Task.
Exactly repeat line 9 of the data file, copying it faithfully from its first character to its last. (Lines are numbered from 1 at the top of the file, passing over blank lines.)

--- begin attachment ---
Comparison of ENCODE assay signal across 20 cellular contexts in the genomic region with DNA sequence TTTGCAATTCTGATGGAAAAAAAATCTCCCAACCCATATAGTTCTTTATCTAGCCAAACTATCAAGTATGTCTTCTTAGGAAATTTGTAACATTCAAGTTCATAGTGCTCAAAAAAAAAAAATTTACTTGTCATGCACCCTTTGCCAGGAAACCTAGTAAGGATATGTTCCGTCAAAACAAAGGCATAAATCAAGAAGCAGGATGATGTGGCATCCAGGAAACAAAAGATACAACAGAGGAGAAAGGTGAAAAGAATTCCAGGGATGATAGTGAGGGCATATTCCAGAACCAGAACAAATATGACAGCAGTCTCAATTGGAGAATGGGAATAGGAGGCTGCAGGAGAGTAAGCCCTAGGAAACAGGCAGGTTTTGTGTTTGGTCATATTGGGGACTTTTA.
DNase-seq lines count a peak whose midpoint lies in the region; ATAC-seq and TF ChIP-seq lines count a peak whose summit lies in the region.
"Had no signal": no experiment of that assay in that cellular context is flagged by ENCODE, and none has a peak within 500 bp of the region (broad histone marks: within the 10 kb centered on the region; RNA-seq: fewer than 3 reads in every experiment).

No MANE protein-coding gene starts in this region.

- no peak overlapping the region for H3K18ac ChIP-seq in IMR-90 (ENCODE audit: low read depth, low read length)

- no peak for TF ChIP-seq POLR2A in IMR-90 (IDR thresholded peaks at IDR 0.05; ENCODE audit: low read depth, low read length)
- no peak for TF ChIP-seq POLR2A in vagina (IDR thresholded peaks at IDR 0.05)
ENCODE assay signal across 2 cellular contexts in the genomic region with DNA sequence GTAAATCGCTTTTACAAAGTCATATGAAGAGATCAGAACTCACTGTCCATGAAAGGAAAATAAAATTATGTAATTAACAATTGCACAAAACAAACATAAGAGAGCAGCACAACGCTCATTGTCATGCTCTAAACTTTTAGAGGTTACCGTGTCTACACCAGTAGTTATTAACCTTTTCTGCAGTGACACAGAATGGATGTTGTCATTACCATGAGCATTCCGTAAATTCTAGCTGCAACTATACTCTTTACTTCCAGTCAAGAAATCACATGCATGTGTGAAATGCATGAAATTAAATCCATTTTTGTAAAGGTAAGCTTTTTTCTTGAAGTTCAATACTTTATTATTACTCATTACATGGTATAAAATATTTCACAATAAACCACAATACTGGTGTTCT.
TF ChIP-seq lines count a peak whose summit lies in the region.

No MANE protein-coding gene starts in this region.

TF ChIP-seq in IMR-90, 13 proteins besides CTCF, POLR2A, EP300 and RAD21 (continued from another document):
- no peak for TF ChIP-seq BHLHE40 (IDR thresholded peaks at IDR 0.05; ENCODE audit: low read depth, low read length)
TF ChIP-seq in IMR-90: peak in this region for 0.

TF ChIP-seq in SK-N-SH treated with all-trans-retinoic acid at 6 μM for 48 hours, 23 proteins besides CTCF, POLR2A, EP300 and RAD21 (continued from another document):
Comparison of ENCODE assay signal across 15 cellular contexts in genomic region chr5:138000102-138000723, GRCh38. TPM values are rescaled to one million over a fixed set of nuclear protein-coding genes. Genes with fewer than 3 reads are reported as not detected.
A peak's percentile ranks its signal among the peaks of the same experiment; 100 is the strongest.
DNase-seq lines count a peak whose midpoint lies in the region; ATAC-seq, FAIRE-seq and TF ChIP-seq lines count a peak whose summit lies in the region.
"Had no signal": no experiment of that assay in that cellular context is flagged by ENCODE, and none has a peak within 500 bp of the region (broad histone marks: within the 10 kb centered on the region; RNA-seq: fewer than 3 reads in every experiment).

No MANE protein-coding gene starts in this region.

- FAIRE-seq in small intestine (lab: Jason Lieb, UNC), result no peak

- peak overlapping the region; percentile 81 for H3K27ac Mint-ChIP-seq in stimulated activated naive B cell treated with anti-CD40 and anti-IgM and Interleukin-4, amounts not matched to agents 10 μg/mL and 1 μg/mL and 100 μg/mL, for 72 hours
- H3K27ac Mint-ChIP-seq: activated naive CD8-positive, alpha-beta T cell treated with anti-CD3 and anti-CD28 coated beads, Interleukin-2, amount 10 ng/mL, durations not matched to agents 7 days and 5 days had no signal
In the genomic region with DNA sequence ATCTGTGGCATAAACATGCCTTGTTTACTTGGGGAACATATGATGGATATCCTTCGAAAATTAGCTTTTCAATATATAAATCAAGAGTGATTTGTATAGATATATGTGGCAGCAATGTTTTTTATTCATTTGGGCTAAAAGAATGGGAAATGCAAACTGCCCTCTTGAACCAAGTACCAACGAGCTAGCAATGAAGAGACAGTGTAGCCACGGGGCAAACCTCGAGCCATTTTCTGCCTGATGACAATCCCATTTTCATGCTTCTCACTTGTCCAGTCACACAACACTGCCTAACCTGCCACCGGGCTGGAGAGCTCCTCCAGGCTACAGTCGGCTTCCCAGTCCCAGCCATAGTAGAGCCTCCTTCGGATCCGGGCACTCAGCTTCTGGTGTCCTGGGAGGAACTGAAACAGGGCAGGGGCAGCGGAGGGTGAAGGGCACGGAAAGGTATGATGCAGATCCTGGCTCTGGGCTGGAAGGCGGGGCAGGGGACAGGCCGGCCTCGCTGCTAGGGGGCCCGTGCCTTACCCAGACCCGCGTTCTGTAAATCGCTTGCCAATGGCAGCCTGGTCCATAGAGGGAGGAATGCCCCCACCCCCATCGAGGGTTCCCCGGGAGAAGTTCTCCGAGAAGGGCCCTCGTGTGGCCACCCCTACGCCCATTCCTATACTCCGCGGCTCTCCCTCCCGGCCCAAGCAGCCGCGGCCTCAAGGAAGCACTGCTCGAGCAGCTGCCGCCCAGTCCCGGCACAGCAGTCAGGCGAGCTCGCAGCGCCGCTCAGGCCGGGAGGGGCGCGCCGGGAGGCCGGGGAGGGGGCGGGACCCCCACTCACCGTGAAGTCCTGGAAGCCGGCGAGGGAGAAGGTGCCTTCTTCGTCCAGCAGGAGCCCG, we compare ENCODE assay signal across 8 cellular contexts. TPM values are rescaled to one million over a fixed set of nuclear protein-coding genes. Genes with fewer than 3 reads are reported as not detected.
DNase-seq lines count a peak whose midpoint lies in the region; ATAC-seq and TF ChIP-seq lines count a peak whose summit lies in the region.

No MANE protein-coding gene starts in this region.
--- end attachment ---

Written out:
TF ChIP-seq lines count a peak whose summit lies in the region.